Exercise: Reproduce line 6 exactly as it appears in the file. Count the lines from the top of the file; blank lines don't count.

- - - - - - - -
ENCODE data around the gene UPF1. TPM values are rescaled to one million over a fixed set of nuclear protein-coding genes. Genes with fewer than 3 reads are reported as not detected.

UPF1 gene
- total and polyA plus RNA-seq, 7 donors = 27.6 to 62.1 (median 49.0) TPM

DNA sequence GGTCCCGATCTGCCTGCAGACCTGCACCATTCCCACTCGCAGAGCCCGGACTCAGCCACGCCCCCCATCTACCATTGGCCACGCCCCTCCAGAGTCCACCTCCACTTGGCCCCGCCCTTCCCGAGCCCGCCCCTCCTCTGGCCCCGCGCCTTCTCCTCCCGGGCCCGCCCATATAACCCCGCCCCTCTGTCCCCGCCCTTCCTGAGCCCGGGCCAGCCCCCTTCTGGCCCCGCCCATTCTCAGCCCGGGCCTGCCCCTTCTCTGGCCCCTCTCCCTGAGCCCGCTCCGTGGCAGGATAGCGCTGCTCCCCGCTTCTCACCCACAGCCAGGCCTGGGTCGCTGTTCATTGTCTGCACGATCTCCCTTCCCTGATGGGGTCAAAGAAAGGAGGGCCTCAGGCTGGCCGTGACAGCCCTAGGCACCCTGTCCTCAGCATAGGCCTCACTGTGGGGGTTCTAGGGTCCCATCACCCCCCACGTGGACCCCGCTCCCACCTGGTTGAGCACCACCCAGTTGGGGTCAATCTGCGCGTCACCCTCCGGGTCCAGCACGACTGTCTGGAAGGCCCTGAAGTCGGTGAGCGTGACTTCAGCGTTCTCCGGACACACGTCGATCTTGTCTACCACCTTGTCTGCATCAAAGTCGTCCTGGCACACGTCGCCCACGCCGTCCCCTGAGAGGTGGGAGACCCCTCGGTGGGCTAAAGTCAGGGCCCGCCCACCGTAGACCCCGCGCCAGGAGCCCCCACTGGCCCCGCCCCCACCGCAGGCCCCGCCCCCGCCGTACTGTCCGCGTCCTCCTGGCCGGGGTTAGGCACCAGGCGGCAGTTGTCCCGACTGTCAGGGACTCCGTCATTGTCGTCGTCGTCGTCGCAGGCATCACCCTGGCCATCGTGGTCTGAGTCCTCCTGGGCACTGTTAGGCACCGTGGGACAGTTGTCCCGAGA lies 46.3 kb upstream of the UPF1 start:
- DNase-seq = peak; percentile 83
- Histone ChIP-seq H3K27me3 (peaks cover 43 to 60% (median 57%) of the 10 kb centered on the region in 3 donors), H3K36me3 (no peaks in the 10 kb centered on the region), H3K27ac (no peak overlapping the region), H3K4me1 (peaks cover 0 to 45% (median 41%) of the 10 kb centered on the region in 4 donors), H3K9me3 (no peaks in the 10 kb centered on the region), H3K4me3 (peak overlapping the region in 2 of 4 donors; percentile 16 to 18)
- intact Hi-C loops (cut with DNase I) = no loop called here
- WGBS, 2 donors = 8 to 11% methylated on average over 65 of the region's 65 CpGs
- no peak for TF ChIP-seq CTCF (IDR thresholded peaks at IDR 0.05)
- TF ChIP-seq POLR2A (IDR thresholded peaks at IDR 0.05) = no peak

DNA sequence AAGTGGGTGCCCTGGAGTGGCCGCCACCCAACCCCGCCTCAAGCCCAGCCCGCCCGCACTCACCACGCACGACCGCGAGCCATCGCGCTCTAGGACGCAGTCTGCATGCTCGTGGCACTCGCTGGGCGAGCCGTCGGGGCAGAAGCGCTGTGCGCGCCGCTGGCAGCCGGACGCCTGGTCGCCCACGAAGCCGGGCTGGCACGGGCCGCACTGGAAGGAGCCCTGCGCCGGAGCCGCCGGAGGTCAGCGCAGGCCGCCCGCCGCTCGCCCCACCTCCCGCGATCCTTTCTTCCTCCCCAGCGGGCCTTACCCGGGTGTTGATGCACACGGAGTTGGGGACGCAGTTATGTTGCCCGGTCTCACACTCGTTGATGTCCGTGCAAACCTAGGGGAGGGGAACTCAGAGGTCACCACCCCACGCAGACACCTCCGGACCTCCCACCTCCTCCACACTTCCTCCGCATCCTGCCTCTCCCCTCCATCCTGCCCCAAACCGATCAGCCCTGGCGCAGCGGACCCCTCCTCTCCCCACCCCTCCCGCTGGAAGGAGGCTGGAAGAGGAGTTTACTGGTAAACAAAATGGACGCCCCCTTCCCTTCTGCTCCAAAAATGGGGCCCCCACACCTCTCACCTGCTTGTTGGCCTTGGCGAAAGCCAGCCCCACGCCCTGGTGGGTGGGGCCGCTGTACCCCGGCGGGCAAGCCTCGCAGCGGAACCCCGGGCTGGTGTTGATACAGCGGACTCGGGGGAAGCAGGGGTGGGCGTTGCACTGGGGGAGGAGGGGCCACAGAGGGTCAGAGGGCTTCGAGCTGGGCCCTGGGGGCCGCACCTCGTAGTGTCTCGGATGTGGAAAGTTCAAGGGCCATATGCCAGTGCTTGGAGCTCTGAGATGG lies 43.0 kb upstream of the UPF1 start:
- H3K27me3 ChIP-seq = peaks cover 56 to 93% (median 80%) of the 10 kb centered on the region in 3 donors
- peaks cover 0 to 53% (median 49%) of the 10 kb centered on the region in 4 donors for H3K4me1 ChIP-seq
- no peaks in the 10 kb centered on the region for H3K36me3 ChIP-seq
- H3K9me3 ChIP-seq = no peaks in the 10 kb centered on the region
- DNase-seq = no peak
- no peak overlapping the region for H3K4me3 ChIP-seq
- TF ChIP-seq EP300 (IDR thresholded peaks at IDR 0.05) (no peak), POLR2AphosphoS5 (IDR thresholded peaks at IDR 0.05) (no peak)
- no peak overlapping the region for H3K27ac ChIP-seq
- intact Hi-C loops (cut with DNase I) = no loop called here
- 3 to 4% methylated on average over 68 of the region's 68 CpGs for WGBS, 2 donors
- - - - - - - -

- Histone ChIP-seq H3K27me3 (peaks cover 43 to 60% (median 57%) of the 10 kb centered on the region in 3 donors), H3K36me3 (no peaks in the 10 kb centered on the region), H3K27ac (no peak overlapping the region), H3K4me1 (peaks cover 0 to 45% (median 41%) of the 10 kb centered on the region in 4 donors), H3K9me3 (no peaks in the 10 kb centered on the region), H3K4me3 (peak overlapping the region in 2 of 4 donors; percentile 16 to 18)